Back in the 1980s, Jesse Jackson hosted Saturday Night Live, and in one sketch hosted a *hilarious* game show called “The Question is Moot,” where the answer to every question was, well…
I was reminded of this vignette when reading a back-and-forth at The New Republic’s The Treatment, between Jonathan Cohn, Diane Archer, and Jonathan Gruber, talking about the Massachusetts health reform.
My response at The Treatment today is in that same vein: the debate over Massachusetts is moot for the national conversation because Massachusetts started from such a different place.
We learned that the hard way here in California. We’ve published several papers on the Massachusetts reform, and were struck by the differences. Partially due to the good work the advocates and policymakers had done previously, Massachusetts has to close a gap; California has to jump a chasm.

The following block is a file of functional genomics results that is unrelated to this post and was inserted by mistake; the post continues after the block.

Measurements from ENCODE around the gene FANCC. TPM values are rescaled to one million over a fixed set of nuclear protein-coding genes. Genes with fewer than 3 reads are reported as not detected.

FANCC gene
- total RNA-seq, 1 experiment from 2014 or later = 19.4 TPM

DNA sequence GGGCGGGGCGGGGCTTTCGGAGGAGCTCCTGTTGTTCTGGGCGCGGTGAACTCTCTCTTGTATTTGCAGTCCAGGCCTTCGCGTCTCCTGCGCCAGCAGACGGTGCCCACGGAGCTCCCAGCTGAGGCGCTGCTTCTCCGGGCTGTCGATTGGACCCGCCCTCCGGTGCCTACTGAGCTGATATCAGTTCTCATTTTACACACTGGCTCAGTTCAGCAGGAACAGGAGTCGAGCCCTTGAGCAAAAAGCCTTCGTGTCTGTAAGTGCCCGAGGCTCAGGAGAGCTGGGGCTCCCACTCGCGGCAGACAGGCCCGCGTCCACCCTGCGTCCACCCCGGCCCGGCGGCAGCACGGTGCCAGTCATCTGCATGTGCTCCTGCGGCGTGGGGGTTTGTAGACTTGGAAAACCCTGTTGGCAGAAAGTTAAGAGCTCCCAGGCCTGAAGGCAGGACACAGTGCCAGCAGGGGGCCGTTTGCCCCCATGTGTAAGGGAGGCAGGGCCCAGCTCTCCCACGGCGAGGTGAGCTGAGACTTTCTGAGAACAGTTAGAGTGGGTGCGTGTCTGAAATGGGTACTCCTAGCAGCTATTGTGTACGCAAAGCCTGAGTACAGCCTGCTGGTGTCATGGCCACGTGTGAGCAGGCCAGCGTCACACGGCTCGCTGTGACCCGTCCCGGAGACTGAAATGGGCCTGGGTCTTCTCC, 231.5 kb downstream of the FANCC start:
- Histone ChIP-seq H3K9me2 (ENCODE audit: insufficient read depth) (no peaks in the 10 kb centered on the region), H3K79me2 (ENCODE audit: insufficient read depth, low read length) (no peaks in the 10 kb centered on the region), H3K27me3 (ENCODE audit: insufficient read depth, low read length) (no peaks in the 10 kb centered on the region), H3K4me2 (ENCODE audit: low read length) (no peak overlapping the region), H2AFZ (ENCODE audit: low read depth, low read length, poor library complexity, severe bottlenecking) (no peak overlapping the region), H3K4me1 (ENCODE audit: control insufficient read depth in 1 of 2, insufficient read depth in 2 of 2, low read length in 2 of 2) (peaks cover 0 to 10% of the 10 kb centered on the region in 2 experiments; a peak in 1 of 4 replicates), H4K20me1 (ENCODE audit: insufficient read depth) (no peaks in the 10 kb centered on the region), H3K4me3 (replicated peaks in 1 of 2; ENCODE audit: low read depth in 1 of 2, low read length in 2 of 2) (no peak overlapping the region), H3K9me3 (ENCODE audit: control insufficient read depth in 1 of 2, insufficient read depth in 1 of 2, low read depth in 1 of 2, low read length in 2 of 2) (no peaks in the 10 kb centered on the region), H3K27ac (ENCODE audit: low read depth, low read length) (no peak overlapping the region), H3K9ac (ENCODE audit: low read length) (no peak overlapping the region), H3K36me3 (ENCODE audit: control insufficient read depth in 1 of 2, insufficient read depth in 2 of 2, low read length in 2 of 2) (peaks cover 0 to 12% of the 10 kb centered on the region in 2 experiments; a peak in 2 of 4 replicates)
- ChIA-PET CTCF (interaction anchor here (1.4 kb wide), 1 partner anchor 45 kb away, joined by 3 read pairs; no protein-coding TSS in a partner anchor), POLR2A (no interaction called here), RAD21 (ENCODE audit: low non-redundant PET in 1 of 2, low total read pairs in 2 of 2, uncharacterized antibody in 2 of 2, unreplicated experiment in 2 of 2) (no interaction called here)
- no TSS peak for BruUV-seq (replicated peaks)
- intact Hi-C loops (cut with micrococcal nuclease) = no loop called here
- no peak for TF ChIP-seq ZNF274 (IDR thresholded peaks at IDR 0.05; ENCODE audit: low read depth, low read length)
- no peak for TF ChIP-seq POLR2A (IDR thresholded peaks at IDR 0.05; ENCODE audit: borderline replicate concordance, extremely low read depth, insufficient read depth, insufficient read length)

The comparisons we have made between California and Massachusetts are reinforced by new papers out this week published by Health Affairs, funded by the California HealthCare Foundation, that reveal lessons from the California experience. Many of the papers point out the wide gulf between California, with one of the worst rates of uninsurace, of employer-based health coverage, and of investment in the safety-net, as contrasted with Massachusetts, which ranked highly in those categories even before reform. The papers are worth the read.
California policymakers had no choice but to propose something bolder and more ambitious than Massachusetts, given the depth of the problems–as will the nation as a whole. Of course, that makes it harder to pass.
Unfortunately, the rest of the country is closer to where California is than where Massachusetts is. I joke to national audiences that California is their ghost of Christmas future–where the nation will be in five or ten years if we don’t pass health reform.